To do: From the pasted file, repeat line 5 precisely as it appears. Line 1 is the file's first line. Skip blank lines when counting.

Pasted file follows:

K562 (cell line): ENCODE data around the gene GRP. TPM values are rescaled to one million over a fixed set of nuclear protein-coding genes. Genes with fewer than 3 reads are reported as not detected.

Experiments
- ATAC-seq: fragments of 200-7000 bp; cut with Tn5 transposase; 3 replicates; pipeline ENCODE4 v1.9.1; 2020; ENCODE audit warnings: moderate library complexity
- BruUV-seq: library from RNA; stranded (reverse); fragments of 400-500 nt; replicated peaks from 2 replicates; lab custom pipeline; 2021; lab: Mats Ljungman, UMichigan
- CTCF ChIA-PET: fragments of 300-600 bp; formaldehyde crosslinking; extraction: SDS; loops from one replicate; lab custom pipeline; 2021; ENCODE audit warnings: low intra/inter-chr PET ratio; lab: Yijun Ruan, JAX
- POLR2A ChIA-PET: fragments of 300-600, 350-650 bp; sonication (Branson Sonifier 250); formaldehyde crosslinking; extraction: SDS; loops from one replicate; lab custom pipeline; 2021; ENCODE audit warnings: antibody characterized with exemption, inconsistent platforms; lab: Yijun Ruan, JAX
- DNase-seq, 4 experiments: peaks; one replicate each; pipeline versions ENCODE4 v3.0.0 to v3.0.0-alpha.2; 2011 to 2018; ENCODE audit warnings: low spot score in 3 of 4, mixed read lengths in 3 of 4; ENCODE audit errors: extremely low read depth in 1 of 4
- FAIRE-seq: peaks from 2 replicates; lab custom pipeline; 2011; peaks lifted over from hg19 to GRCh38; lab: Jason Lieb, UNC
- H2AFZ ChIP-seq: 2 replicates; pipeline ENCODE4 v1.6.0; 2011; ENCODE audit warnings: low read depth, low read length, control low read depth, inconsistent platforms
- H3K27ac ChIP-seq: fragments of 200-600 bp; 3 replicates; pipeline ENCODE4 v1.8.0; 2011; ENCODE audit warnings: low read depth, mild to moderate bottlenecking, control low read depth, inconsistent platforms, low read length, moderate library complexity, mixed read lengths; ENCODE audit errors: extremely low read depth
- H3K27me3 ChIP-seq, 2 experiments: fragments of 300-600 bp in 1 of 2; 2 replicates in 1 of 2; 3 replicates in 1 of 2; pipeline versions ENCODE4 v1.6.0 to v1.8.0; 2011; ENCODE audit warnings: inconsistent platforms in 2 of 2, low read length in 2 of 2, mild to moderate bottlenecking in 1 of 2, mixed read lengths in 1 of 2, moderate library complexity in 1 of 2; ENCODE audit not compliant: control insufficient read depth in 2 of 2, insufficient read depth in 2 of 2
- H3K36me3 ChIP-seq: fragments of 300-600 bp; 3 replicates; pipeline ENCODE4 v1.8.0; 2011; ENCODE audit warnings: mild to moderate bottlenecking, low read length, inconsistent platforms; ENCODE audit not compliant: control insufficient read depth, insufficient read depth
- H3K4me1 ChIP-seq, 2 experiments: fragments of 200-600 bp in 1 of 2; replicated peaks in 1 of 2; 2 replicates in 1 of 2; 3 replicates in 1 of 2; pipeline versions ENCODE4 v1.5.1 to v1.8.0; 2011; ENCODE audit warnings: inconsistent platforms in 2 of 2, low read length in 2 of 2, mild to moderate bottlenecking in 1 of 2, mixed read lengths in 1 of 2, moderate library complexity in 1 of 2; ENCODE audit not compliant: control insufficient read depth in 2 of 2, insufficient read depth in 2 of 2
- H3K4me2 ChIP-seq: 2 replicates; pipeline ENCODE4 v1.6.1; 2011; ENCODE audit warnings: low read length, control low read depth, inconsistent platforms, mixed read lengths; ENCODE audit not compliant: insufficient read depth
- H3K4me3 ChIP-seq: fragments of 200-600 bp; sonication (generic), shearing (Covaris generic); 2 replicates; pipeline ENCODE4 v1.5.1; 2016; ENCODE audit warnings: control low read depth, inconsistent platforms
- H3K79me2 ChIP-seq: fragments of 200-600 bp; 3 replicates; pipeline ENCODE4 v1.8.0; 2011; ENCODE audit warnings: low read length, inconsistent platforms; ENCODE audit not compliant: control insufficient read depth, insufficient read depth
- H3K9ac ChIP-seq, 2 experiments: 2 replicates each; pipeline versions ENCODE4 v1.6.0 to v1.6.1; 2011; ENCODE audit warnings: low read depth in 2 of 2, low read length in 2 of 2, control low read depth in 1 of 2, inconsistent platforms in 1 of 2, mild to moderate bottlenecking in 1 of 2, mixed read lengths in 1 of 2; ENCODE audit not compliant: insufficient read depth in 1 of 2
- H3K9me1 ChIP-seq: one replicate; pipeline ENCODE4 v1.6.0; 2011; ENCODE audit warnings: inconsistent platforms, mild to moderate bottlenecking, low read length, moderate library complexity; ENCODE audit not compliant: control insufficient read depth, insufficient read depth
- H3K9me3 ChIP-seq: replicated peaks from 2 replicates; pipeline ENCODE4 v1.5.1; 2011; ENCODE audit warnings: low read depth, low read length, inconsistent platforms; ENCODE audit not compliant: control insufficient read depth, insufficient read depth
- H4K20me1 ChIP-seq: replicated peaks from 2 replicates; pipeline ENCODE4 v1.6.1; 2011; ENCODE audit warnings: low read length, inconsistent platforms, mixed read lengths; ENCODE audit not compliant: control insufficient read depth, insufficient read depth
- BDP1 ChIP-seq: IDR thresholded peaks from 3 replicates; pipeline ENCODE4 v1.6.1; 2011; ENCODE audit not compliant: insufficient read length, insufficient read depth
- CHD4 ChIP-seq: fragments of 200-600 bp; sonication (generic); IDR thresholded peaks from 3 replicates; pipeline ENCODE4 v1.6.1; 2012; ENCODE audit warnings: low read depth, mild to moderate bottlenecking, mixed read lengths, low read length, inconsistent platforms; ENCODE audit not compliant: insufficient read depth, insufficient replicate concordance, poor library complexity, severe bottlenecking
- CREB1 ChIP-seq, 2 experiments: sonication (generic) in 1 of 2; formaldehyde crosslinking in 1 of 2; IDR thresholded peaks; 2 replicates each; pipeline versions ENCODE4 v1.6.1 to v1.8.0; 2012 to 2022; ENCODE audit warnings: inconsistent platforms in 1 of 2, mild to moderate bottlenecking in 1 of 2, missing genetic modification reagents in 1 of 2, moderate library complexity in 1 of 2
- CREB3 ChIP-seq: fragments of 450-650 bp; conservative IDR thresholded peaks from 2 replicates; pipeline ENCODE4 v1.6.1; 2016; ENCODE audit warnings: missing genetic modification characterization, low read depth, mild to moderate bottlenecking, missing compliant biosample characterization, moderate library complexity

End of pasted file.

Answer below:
- CTCF ChIA-PET: fragments of 300-600 bp; formaldehyde crosslinking; extraction: SDS; loops from one replicate; lab custom pipeline; 2021; ENCODE audit warnings: low intra/inter-chr PET ratio; lab: Yijun Ruan, JAX